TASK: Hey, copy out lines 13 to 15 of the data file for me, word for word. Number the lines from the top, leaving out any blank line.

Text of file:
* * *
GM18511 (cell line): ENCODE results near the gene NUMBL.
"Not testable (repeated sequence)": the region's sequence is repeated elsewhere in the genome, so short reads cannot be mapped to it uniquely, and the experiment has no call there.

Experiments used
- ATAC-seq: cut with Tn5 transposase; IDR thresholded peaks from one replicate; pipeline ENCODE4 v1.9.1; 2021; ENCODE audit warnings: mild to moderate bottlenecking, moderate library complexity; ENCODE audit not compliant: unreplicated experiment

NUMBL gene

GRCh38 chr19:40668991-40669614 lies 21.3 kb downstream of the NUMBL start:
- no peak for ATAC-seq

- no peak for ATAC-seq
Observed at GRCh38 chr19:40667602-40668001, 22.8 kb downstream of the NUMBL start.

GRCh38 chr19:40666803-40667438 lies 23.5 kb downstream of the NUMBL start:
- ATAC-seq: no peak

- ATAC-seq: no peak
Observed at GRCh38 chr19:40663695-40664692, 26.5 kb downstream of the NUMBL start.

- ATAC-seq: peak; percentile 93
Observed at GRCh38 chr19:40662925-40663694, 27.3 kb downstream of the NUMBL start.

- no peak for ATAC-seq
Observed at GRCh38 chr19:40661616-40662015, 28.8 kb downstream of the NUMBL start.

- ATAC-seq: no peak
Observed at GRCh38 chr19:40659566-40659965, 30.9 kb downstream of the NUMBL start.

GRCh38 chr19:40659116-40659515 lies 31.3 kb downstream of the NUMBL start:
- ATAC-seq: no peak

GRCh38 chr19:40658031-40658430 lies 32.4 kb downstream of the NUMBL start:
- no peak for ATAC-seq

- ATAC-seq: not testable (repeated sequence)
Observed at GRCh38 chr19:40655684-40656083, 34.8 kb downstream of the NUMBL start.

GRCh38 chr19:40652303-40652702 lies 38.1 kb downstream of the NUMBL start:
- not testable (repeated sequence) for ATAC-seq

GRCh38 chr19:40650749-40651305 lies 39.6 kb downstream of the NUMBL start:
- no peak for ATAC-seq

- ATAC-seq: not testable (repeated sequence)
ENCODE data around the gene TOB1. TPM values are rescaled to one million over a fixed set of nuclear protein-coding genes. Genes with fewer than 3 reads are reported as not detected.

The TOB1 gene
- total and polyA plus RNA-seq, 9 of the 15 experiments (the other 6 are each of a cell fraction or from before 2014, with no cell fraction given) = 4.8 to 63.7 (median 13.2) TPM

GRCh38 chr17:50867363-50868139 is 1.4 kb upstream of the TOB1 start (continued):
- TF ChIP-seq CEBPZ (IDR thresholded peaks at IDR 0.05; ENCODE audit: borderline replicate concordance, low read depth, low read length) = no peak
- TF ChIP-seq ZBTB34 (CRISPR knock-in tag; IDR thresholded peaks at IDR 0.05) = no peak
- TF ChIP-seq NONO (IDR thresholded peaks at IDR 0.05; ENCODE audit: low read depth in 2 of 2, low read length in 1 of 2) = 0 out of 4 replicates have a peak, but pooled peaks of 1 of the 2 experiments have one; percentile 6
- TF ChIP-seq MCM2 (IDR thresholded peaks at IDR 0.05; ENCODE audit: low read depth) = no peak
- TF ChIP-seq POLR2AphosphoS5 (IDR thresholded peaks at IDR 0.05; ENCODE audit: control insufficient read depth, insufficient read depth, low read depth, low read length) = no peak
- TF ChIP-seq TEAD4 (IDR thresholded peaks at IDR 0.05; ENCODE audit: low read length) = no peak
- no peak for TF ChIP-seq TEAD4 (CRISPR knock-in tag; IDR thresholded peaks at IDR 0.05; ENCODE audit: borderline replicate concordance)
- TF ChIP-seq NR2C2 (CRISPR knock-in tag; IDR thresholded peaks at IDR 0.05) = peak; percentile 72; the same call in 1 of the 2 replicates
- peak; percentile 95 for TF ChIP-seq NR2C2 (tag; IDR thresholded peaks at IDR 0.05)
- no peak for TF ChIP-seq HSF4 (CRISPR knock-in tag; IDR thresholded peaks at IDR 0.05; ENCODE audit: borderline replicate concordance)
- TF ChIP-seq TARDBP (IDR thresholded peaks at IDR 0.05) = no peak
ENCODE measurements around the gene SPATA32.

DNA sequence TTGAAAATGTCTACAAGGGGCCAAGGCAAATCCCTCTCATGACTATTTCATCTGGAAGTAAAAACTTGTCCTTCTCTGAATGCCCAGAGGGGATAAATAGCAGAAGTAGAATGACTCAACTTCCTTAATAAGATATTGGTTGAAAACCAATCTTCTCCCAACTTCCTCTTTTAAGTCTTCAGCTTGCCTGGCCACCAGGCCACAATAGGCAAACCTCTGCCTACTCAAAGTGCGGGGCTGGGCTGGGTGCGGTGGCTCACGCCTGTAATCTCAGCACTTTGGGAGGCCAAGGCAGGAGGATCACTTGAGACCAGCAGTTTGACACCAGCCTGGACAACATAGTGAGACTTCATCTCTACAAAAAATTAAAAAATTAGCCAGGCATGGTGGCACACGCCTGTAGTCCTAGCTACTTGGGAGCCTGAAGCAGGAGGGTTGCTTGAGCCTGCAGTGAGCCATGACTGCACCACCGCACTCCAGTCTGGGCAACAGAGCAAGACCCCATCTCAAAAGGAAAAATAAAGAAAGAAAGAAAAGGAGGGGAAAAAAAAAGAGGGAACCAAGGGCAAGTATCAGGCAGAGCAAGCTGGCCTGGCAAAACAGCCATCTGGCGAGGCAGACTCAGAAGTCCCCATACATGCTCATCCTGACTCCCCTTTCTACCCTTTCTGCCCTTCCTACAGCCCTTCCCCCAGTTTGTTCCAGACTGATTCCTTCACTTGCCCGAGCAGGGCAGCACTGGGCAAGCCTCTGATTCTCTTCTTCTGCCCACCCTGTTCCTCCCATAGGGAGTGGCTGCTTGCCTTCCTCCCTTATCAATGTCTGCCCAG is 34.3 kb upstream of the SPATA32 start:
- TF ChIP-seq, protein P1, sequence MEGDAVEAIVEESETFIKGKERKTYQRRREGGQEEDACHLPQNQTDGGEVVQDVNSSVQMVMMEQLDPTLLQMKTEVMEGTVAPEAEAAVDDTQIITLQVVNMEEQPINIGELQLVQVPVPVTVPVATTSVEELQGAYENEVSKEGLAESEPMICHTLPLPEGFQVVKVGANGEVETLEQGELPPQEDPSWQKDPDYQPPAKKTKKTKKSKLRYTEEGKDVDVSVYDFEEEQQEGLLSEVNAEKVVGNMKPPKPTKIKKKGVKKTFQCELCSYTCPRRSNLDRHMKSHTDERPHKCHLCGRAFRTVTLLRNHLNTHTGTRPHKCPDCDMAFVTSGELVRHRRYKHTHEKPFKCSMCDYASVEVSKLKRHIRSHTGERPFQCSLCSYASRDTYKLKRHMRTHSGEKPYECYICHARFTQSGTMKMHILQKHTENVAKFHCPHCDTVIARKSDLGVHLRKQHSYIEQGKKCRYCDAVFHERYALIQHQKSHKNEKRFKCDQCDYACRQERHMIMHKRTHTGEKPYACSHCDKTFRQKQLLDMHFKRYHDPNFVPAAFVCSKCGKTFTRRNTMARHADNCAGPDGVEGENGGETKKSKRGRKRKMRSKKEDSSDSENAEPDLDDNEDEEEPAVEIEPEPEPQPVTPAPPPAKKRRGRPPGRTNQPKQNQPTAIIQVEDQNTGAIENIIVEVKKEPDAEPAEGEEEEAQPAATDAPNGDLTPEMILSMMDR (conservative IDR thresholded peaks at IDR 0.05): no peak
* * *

Observed at GRCh38 chr19:40663695-40664692, 26.5 kb downstream of the NUMBL start.

- ATAC-seq: peak; percentile 93
Observed at GRCh38 chr19:40662925-40663694, 27.3 kb downstream of the NUMBL start.